He is betrayed a few months later at Falkirk and Edward regains control. Bruce is excommunicated as the murder took place in a church.

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In the same year however he has himself crowned king, in secret. Bruce is recognised as the undisputed king. The Pope re-communicates Robert the Bruce. A year later Robert I dies. It marked the beginning of the end of the Lordship of the Isles, and as it collapsed there was a mad scramble by petty-chiefs to take the scraps, creating the Clan system in the process.

At the battle of Flodden despite a strong position the Scots are annihilated by the English army. Huge numbers of the nobility were killed including the king himself. He is succeeded by his baby son, James V. Mary is now Queen of Scots and Queen of France. As a Catholic monarch she was in for trouble from the Protestant nobility.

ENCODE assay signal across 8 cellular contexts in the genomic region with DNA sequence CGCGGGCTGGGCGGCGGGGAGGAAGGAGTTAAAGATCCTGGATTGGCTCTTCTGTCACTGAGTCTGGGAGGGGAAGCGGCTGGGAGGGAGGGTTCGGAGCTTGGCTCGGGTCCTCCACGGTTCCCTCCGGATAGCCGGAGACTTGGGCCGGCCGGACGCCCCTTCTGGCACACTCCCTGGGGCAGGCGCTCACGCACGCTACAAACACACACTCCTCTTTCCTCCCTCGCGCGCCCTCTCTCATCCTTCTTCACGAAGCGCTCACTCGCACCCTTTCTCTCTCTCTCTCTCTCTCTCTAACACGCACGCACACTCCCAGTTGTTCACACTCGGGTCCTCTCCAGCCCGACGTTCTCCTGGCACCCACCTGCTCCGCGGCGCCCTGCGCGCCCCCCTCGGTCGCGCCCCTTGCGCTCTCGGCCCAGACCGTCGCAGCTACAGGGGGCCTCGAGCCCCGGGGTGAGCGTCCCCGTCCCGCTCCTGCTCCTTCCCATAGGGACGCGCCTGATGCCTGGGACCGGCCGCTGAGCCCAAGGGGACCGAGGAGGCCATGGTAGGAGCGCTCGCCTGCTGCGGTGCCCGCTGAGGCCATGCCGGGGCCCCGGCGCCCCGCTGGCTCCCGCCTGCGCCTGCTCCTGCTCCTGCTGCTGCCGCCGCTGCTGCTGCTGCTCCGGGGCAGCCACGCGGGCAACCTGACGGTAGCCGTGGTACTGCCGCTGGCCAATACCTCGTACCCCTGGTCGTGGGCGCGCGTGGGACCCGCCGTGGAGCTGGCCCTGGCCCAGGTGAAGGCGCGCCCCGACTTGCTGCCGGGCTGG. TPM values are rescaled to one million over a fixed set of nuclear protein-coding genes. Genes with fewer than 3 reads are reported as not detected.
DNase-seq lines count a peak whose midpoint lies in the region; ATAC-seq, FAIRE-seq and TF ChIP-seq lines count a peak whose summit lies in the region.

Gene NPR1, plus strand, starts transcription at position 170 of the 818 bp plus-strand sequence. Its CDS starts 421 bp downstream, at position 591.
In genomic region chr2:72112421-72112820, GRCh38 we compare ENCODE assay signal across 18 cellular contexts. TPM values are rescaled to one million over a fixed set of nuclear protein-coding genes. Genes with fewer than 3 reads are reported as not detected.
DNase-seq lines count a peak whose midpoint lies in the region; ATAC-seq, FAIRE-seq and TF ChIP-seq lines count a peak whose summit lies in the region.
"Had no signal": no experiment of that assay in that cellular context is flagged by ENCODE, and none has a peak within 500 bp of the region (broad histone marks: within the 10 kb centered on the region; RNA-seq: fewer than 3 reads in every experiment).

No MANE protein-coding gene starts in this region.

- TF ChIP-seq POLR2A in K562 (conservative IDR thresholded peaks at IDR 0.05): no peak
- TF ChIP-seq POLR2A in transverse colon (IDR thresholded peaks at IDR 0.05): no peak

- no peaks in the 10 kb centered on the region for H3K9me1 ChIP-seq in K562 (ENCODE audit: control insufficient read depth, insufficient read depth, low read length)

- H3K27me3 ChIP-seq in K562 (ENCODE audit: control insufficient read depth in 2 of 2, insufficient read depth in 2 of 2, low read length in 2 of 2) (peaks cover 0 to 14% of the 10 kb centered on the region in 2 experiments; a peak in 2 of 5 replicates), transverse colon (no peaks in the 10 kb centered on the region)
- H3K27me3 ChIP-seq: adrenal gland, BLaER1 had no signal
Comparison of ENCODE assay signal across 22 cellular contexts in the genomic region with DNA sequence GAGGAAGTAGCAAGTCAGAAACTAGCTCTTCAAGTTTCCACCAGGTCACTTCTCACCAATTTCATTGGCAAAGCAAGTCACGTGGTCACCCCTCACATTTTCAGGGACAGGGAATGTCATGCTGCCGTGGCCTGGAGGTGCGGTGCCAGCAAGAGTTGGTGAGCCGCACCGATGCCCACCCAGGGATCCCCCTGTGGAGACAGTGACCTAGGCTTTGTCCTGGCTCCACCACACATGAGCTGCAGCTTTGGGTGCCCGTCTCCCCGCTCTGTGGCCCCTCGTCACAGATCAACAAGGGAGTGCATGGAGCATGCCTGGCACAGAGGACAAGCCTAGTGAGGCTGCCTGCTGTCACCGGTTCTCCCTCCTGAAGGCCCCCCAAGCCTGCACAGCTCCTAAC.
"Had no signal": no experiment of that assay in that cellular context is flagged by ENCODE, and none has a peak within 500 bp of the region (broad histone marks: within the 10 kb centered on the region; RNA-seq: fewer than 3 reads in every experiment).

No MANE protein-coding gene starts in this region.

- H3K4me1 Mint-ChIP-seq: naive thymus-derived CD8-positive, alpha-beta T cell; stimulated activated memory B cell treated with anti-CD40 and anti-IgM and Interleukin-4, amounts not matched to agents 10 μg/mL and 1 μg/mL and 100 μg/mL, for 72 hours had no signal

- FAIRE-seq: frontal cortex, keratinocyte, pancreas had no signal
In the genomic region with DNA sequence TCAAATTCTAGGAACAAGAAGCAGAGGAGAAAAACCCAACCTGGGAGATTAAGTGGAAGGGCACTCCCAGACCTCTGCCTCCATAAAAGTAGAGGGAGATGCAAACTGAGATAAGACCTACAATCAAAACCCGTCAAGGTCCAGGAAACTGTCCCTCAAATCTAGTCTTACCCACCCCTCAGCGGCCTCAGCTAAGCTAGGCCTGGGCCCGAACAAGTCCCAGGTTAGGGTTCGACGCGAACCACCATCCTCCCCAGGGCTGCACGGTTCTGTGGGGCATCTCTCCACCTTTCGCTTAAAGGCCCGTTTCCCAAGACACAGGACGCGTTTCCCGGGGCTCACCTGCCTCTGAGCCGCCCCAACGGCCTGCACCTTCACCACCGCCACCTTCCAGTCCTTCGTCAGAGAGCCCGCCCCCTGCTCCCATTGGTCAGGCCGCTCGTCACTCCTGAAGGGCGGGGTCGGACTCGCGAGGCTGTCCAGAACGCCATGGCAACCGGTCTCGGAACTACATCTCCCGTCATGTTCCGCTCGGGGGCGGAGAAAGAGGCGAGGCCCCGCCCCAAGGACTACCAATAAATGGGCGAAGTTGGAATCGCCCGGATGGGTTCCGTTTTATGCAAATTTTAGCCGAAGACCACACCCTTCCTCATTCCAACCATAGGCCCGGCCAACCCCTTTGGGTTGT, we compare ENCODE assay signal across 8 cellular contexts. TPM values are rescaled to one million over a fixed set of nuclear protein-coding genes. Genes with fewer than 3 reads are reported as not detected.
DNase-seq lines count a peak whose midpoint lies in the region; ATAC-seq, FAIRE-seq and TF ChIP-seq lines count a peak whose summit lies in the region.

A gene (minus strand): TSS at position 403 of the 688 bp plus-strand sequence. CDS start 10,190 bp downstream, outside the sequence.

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The wars of religion sweep across Scotland, as John Knox leads the road to reformation and the establishment of the Calvinist Church of Scotland. The queen then marries Bothwell. The Protestant nobles rebel and Mary is imprisoned in Loch Leven castle. She is forced to abdicate in favour of her 6 month old baby, who succeeds her as James VI. She is defeated at Langside and flees to England. As a Catholic threat to the throne of Elizabeth I she is arrested and put into English custody for the rest of her life.